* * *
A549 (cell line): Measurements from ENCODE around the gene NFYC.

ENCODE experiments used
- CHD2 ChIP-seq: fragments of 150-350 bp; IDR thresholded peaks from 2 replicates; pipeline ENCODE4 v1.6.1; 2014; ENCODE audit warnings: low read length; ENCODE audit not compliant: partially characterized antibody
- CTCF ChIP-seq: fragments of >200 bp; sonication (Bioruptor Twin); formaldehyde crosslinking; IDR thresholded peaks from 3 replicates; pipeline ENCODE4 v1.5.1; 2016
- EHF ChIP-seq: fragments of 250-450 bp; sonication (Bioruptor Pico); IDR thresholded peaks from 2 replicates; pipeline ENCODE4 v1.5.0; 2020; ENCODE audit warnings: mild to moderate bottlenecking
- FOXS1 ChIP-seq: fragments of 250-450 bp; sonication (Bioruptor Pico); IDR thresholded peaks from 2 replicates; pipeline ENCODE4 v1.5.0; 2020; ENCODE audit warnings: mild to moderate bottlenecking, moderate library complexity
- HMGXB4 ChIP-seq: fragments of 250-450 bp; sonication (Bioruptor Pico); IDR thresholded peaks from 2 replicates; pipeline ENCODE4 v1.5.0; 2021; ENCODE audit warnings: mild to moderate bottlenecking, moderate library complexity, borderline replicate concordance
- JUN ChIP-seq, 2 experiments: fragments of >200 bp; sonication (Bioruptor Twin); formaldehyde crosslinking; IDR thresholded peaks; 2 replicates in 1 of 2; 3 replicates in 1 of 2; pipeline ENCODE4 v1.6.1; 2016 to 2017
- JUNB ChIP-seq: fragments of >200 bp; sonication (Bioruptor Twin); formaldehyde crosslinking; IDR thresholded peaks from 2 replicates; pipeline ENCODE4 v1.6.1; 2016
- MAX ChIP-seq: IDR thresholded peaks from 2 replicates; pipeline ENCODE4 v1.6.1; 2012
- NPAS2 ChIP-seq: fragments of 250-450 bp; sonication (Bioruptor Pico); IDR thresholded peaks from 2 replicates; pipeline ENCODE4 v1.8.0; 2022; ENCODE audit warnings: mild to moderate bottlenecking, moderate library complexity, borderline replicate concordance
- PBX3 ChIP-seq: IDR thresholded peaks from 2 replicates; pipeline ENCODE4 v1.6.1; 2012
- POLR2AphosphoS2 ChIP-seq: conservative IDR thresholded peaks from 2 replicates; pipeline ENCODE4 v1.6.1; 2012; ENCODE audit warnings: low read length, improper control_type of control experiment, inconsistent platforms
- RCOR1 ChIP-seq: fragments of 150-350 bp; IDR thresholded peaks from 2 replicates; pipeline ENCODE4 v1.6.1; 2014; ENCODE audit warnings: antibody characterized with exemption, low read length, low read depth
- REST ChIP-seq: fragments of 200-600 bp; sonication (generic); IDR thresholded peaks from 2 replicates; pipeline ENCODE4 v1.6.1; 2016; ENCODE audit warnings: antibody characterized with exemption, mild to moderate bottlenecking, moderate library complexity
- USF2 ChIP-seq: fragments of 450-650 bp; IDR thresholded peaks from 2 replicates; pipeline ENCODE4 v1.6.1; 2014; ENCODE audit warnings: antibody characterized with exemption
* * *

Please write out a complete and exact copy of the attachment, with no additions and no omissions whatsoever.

A549 (cell line): Measurements from ENCODE around the gene NFYC.

ENCODE experiments used
- CHD2 ChIP-seq: fragments of 150-350 bp; IDR thresholded peaks from 2 replicates; pipeline ENCODE4 v1.6.1; 2014; ENCODE audit warnings: low read length; ENCODE audit not compliant: partially characterized antibody
- CTCF ChIP-seq: fragments of >200 bp; sonication (Bioruptor Twin); formaldehyde crosslinking; IDR thresholded peaks from 3 replicates; pipeline ENCODE4 v1.5.1; 2016
- EHF ChIP-seq: fragments of 250-450 bp; sonication (Bioruptor Pico); IDR thresholded peaks from 2 replicates; pipeline ENCODE4 v1.5.0; 2020; ENCODE audit warnings: mild to moderate bottlenecking
- FOXS1 ChIP-seq: fragments of 250-450 bp; sonication (Bioruptor Pico); IDR thresholded peaks from 2 replicates; pipeline ENCODE4 v1.5.0; 2020; ENCODE audit warnings: mild to moderate bottlenecking, moderate library complexity
- HMGXB4 ChIP-seq: fragments of 250-450 bp; sonication (Bioruptor Pico); IDR thresholded peaks from 2 replicates; pipeline ENCODE4 v1.5.0; 2021; ENCODE audit warnings: mild to moderate bottlenecking, moderate library complexity, borderline replicate concordance
- JUN ChIP-seq, 2 experiments: fragments of >200 bp; sonication (Bioruptor Twin); formaldehyde crosslinking; IDR thresholded peaks; 2 replicates in 1 of 2; 3 replicates in 1 of 2; pipeline ENCODE4 v1.6.1; 2016 to 2017
- JUNB ChIP-seq: fragments of >200 bp; sonication (Bioruptor Twin); formaldehyde crosslinking; IDR thresholded peaks from 2 replicates; pipeline ENCODE4 v1.6.1; 2016
- MAX ChIP-seq: IDR thresholded peaks from 2 replicates; pipeline ENCODE4 v1.6.1; 2012
- NPAS2 ChIP-seq: fragments of 250-450 bp; sonication (Bioruptor Pico); IDR thresholded peaks from 2 replicates; pipeline ENCODE4 v1.8.0; 2022; ENCODE audit warnings: mild to moderate bottlenecking, moderate library complexity, borderline replicate concordance
- PBX3 ChIP-seq: IDR thresholded peaks from 2 replicates; pipeline ENCODE4 v1.6.1; 2012
- POLR2AphosphoS2 ChIP-seq: conservative IDR thresholded peaks from 2 replicates; pipeline ENCODE4 v1.6.1; 2012; ENCODE audit warnings: low read length, improper control_type of control experiment, inconsistent platforms
- RCOR1 ChIP-seq: fragments of 150-350 bp; IDR thresholded peaks from 2 replicates; pipeline ENCODE4 v1.6.1; 2014; ENCODE audit warnings: antibody characterized with exemption, low read length, low read depth
- REST ChIP-seq: fragments of 200-600 bp; sonication (generic); IDR thresholded peaks from 2 replicates; pipeline ENCODE4 v1.6.1; 2016; ENCODE audit warnings: antibody characterized with exemption, mild to moderate bottlenecking, moderate library complexity
- USF2 ChIP-seq: fragments of 450-650 bp; IDR thresholded peaks from 2 replicates; pipeline ENCODE4 v1.6.1; 2014; ENCODE audit warnings: antibody characterized with exemption